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Mums’ stroke history 'puts daughters at risk'

Mums’ stroke history 'puts daughters at risk'
2nd February 2011

The daughters of women who had a stroke are more prone to heart attacks and have a higher chance of experiencing a stroke themselves, research shows.

A study, published in Circulation: Cardiovascular Genetics, found that female heart patients are more likely to have mothers who had a stroke than fathers who did.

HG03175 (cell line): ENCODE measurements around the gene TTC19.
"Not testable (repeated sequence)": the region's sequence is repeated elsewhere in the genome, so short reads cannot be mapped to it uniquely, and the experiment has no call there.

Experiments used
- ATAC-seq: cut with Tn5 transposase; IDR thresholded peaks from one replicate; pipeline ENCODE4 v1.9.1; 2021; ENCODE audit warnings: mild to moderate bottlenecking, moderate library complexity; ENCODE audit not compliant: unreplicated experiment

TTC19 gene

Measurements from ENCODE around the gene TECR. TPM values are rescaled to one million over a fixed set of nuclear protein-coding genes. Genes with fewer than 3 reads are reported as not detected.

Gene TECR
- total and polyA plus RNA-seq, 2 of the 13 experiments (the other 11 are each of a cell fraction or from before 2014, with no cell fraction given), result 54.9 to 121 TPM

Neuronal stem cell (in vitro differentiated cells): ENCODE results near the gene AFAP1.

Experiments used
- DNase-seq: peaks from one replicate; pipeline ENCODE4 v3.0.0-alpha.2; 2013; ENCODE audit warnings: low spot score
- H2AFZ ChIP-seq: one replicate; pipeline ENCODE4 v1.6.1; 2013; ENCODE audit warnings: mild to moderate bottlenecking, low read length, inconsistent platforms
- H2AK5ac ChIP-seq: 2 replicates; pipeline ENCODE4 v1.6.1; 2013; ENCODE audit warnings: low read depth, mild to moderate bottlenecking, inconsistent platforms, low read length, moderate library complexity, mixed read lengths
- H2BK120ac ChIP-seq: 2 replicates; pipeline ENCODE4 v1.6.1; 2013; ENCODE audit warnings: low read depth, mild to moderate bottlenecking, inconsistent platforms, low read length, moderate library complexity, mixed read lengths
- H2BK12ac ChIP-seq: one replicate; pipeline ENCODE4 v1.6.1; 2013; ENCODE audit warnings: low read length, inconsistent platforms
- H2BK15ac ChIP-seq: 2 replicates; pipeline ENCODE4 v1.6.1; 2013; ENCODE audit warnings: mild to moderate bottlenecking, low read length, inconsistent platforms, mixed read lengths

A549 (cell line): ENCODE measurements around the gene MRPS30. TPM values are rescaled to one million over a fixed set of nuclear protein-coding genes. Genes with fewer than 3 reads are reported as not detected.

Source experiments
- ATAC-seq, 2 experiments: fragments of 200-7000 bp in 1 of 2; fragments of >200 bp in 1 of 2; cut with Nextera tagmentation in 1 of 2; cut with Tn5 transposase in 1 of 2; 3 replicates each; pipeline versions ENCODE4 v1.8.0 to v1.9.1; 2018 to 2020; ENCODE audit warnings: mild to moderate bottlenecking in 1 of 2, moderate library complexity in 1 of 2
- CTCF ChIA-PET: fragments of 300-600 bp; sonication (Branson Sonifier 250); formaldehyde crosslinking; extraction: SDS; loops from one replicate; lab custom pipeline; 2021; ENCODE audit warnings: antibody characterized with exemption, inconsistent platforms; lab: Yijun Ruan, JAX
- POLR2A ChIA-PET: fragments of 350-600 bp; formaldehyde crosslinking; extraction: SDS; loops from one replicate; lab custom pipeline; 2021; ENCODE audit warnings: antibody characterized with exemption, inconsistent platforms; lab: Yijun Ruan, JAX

Study researcher, Amitava Banerjee, of the University of Oxford, said: "Traditional risk factors such as high blood pressure, smoking, and diabetes don't account for heart attack risk as clearly as women as in men, and tools to gauge risk in women are inadequate."

This comes after a study, published in the Annals of Internal Medicine, found that African Americans have a higher rate of stroke survival than white people.

In addition, it was also revealed that African Americans were more likely to have undergone more aggressive treatment while in hospital and also were less likely to use hospice care.

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